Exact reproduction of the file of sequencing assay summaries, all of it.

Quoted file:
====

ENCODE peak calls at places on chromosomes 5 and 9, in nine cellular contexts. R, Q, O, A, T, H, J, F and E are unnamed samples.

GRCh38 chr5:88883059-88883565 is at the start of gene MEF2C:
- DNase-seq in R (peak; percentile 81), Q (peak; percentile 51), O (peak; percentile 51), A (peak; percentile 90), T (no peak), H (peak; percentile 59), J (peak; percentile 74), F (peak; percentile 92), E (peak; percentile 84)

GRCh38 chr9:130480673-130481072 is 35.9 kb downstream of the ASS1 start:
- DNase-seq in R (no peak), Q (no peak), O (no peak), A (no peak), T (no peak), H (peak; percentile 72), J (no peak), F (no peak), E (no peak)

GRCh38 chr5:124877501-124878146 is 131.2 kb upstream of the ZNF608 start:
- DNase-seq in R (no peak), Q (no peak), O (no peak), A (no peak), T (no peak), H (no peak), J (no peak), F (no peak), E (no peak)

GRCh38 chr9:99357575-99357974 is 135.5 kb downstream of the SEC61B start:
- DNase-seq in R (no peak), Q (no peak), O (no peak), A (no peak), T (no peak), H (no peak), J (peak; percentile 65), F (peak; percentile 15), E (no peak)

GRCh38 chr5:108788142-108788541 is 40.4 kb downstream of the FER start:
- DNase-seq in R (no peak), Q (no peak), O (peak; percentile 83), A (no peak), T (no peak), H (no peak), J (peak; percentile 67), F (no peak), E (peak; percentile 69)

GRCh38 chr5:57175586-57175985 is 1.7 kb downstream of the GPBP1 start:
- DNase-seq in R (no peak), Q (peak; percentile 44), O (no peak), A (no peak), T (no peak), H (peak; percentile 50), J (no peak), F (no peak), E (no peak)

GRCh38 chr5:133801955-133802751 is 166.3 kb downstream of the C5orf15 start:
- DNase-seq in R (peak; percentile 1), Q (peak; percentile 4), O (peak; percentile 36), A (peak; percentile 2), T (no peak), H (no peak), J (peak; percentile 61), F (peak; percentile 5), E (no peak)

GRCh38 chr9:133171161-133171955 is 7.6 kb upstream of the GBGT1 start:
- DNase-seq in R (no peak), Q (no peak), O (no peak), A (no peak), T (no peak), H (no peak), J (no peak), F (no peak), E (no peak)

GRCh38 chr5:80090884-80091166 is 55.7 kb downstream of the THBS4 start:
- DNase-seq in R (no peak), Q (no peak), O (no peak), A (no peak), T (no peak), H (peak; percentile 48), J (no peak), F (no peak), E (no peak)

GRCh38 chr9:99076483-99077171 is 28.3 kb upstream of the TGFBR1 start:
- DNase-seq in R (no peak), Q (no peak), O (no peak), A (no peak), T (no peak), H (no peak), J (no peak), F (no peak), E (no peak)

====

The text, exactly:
ENCODE peak calls at places on chromosomes 5 and 9, in nine cellular contexts. R, Q, O, A, T, H, J, F and E are unnamed samples.

GRCh38 chr5:88883059-88883565 is at the start of gene MEF2C:
- DNase-seq in R (peak; percentile 81), Q (peak; percentile 51), O (peak; percentile 51), A (peak; percentile 90), T (no peak), H (peak; percentile 59), J (peak; percentile 74), F (peak; percentile 92), E (peak; percentile 84)

GRCh38 chr9:130480673-130481072 is 35.9 kb downstream of the ASS1 start:
- DNase-seq in R (no peak), Q (no peak), O (no peak), A (no peak), T (no peak), H (peak; percentile 72), J (no peak), F (no peak), E (no peak)

GRCh38 chr5:124877501-124878146 is 131.2 kb upstream of the ZNF608 start:
- DNase-seq in R (no peak), Q (no peak), O (no peak), A (no peak), T (no peak), H (no peak), J (no peak), F (no peak), E (no peak)

GRCh38 chr9:99357575-99357974 is 135.5 kb downstream of the SEC61B start:
- DNase-seq in R (no peak), Q (no peak), O (no peak), A (no peak), T (no peak), H (no peak), J (peak; percentile 65), F (peak; percentile 15), E (no peak)

GRCh38 chr5:108788142-108788541 is 40.4 kb downstream of the FER start:
- DNase-seq in R (no peak), Q (no peak), O (peak; percentile 83), A (no peak), T (no peak), H (no peak), J (peak; percentile 67), F (no peak), E (peak; percentile 69)

GRCh38 chr5:57175586-57175985 is 1.7 kb downstream of the GPBP1 start:
- DNase-seq in R (no peak), Q (peak; percentile 44), O (no peak), A (no peak), T (no peak), H (peak; percentile 50), J (no peak), F (no peak), E (no peak)

GRCh38 chr5:133801955-133802751 is 166.3 kb downstream of the C5orf15 start:
- DNase-seq in R (peak; percentile 1), Q (peak; percentile 4), O (peak; percentile 36), A (peak; percentile 2), T (no peak), H (no peak), J (peak; percentile 61), F (peak; percentile 5), E (no peak)

GRCh38 chr9:133171161-133171955 is 7.6 kb upstream of the GBGT1 start:
- DNase-seq in R (no peak), Q (no peak), O (no peak), A (no peak), T (no peak), H (no peak), J (no peak), F (no peak), E (no peak)

GRCh38 chr5:80090884-80091166 is 55.7 kb downstream of the THBS4 start:
- DNase-seq in R (no peak), Q (no peak), O (no peak), A (no peak), T (no peak), H (peak; percentile 48), J (no peak), F (no peak), E (no peak)

GRCh38 chr9:99076483-99077171 is 28.3 kb upstream of the TGFBR1 start:
- DNase-seq in R (no peak), Q (no peak), O (no peak), A (no peak), T (no peak), H (no peak), J (no peak), F (no peak), E (no peak)